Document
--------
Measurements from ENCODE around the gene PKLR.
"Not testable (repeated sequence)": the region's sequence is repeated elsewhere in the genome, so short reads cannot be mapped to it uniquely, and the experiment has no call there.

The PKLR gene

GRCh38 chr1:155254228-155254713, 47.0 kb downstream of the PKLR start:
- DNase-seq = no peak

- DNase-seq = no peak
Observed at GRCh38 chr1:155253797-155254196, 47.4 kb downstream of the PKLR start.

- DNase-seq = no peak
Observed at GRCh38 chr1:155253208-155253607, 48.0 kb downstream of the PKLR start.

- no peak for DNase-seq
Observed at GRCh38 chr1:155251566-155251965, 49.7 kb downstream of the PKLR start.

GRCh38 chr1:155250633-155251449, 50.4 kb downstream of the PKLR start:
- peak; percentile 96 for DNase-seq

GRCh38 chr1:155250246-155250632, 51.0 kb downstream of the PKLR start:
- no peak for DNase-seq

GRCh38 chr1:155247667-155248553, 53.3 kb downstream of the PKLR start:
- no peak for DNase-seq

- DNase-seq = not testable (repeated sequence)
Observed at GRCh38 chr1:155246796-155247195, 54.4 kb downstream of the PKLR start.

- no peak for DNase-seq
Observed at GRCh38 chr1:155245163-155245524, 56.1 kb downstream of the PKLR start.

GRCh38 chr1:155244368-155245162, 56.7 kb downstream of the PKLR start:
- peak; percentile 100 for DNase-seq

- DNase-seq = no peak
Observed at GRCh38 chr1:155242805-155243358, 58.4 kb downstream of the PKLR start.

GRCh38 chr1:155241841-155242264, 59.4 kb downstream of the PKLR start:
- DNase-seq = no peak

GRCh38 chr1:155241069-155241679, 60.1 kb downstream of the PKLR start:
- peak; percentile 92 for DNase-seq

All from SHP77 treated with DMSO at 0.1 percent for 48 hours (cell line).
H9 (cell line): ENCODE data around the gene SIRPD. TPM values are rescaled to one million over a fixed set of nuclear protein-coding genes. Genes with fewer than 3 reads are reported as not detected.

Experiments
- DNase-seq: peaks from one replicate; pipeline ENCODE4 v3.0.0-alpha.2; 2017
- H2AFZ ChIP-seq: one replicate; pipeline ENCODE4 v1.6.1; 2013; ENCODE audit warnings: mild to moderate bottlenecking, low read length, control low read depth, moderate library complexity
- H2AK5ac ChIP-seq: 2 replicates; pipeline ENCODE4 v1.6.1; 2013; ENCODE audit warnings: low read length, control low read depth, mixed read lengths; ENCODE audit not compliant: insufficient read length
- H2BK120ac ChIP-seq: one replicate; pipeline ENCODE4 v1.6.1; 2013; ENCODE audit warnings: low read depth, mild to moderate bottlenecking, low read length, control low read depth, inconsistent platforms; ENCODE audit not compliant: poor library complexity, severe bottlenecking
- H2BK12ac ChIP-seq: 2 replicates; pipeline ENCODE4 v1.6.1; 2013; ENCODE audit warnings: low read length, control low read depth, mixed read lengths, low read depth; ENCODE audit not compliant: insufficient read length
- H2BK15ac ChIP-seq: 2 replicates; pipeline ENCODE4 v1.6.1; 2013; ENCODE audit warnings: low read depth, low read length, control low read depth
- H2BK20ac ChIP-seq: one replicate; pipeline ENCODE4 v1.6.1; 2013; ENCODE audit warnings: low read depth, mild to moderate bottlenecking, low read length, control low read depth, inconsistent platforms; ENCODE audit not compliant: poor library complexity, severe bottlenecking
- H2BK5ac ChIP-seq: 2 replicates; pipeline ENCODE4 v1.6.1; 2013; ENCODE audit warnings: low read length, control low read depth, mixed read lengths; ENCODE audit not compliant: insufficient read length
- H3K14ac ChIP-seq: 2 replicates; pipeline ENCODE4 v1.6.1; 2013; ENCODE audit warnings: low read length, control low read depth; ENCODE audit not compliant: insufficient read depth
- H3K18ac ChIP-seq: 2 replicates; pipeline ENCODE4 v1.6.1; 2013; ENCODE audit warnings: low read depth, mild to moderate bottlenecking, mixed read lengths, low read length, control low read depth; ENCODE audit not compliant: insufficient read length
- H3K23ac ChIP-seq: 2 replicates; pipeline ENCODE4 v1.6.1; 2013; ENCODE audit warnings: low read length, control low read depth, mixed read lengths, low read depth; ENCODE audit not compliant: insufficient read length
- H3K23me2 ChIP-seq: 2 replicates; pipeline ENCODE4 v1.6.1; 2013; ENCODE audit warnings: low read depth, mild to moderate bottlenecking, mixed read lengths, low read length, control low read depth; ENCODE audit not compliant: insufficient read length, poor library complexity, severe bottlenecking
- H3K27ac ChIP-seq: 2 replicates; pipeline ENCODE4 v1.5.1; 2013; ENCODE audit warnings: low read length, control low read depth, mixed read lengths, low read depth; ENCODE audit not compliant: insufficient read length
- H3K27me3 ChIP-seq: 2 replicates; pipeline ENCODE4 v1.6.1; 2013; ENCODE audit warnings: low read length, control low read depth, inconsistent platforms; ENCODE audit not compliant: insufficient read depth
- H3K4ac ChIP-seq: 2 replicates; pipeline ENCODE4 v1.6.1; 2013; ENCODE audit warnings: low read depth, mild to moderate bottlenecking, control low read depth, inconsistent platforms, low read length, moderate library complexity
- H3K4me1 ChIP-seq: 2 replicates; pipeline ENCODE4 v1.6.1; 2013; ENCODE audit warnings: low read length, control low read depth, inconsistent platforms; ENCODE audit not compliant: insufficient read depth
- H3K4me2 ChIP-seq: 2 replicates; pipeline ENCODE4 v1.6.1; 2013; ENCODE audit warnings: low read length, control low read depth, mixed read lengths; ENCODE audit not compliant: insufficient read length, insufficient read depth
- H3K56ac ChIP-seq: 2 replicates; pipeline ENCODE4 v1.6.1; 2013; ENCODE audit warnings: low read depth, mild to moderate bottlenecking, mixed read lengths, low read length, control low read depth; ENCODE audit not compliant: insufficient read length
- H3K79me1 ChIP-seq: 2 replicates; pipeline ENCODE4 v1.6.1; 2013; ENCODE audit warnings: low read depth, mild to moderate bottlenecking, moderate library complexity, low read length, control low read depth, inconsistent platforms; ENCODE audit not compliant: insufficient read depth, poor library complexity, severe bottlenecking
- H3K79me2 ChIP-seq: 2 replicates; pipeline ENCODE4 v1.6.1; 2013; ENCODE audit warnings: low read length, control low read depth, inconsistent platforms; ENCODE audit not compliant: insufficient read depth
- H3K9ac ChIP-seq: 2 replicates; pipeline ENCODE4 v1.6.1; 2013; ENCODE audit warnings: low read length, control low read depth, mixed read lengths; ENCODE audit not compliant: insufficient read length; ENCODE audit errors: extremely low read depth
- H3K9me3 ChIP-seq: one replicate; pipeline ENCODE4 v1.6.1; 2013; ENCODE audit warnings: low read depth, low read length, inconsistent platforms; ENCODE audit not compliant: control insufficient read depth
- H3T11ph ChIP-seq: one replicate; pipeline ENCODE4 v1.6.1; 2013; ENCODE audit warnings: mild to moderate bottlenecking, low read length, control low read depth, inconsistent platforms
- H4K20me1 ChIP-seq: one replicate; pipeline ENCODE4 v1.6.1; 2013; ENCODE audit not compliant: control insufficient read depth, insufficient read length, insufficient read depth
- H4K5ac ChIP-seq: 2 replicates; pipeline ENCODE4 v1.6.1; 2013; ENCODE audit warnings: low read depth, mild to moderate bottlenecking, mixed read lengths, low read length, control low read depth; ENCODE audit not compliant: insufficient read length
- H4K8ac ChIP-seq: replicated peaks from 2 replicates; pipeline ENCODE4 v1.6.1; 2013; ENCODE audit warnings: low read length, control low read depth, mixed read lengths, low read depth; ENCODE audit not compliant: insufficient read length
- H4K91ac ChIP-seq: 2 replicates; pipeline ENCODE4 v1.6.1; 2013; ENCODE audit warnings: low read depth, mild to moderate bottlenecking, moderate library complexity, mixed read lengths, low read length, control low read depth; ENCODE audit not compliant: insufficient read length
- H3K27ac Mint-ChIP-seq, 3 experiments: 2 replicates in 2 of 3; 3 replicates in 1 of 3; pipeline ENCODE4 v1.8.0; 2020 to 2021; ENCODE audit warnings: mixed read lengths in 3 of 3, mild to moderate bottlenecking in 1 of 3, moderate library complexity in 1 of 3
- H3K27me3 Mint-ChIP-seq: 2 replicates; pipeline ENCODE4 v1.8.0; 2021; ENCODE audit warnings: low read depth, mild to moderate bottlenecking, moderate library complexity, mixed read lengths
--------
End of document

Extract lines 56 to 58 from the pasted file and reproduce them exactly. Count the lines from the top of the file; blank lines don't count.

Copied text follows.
- H4K20me1 ChIP-seq: one replicate; pipeline ENCODE4 v1.6.1; 2013; ENCODE audit not compliant: control insufficient read depth, insufficient read length, insufficient read depth
- H4K5ac ChIP-seq: 2 replicates; pipeline ENCODE4 v1.6.1; 2013; ENCODE audit warnings: low read depth, mild to moderate bottlenecking, mixed read lengths, low read length, control low read depth; ENCODE audit not compliant: insufficient read length
- H4K8ac ChIP-seq: replicated peaks from 2 replicates; pipeline ENCODE4 v1.6.1; 2013; ENCODE audit warnings: low read length, control low read depth, mixed read lengths, low read depth; ENCODE audit not compliant: insufficient read length